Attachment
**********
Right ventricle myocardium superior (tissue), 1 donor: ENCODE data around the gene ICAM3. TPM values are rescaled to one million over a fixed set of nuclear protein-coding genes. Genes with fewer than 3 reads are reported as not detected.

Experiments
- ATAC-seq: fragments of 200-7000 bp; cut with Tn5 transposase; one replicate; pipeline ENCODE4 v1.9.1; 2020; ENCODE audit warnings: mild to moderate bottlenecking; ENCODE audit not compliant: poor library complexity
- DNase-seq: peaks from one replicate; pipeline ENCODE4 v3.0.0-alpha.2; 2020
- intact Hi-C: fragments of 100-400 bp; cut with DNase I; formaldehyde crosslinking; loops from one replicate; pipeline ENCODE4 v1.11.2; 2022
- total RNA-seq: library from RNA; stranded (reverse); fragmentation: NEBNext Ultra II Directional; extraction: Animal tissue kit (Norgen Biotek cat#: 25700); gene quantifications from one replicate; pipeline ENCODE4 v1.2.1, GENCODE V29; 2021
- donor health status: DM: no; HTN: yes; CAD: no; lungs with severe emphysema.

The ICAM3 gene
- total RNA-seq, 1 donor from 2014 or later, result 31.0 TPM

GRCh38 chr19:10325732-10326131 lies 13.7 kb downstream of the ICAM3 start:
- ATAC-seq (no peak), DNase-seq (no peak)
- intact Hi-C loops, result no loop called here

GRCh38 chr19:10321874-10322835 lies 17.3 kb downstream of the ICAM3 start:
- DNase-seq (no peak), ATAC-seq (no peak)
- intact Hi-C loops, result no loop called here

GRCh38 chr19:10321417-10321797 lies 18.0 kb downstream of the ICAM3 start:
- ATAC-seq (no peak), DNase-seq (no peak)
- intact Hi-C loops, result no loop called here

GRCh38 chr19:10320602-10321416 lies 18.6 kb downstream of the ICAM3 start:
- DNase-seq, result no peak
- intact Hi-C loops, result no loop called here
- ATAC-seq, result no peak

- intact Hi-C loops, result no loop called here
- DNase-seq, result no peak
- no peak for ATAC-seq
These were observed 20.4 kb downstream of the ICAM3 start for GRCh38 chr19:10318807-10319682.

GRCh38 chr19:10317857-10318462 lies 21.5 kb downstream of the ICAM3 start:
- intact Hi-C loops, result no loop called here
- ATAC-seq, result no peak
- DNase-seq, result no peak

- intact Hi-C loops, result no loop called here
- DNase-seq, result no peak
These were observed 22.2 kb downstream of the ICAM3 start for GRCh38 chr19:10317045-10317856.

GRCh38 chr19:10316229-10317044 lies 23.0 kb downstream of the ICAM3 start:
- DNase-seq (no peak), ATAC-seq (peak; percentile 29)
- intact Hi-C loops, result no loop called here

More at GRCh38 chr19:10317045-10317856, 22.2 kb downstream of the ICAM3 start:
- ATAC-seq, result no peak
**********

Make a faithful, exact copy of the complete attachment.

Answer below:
Right ventricle myocardium superior (tissue), 1 donor: ENCODE data around the gene ICAM3. TPM values are rescaled to one million over a fixed set of nuclear protein-coding genes. Genes with fewer than 3 reads are reported as not detected.

Experiments
- ATAC-seq: fragments of 200-7000 bp; cut with Tn5 transposase; one replicate; pipeline ENCODE4 v1.9.1; 2020; ENCODE audit warnings: mild to moderate bottlenecking; ENCODE audit not compliant: poor library complexity
- DNase-seq: peaks from one replicate; pipeline ENCODE4 v3.0.0-alpha.2; 2020
- intact Hi-C: fragments of 100-400 bp; cut with DNase I; formaldehyde crosslinking; loops from one replicate; pipeline ENCODE4 v1.11.2; 2022
- total RNA-seq: library from RNA; stranded (reverse); fragmentation: NEBNext Ultra II Directional; extraction: Animal tissue kit (Norgen Biotek cat#: 25700); gene quantifications from one replicate; pipeline ENCODE4 v1.2.1, GENCODE V29; 2021
- donor health status: DM: no; HTN: yes; CAD: no; lungs with severe emphysema.

The ICAM3 gene
- total RNA-seq, 1 donor from 2014 or later, result 31.0 TPM

GRCh38 chr19:10325732-10326131 lies 13.7 kb downstream of the ICAM3 start:
- ATAC-seq (no peak), DNase-seq (no peak)
- intact Hi-C loops, result no loop called here

GRCh38 chr19:10321874-10322835 lies 17.3 kb downstream of the ICAM3 start:
- DNase-seq (no peak), ATAC-seq (no peak)
- intact Hi-C loops, result no loop called here

GRCh38 chr19:10321417-10321797 lies 18.0 kb downstream of the ICAM3 start:
- ATAC-seq (no peak), DNase-seq (no peak)
- intact Hi-C loops, result no loop called here

GRCh38 chr19:10320602-10321416 lies 18.6 kb downstream of the ICAM3 start:
- DNase-seq, result no peak
- intact Hi-C loops, result no loop called here
- ATAC-seq, result no peak

- intact Hi-C loops, result no loop called here
- DNase-seq, result no peak
- no peak for ATAC-seq
These were observed 20.4 kb downstream of the ICAM3 start for GRCh38 chr19:10318807-10319682.

GRCh38 chr19:10317857-10318462 lies 21.5 kb downstream of the ICAM3 start:
- intact Hi-C loops, result no loop called here
- ATAC-seq, result no peak
- DNase-seq, result no peak

- intact Hi-C loops, result no loop called here
- DNase-seq, result no peak
These were observed 22.2 kb downstream of the ICAM3 start for GRCh38 chr19:10317045-10317856.

GRCh38 chr19:10316229-10317044 lies 23.0 kb downstream of the ICAM3 start:
- DNase-seq (no peak), ATAC-seq (peak; percentile 29)
- intact Hi-C loops, result no loop called here

More at GRCh38 chr19:10317045-10317856, 22.2 kb downstream of the ICAM3 start:
- ATAC-seq, result no peak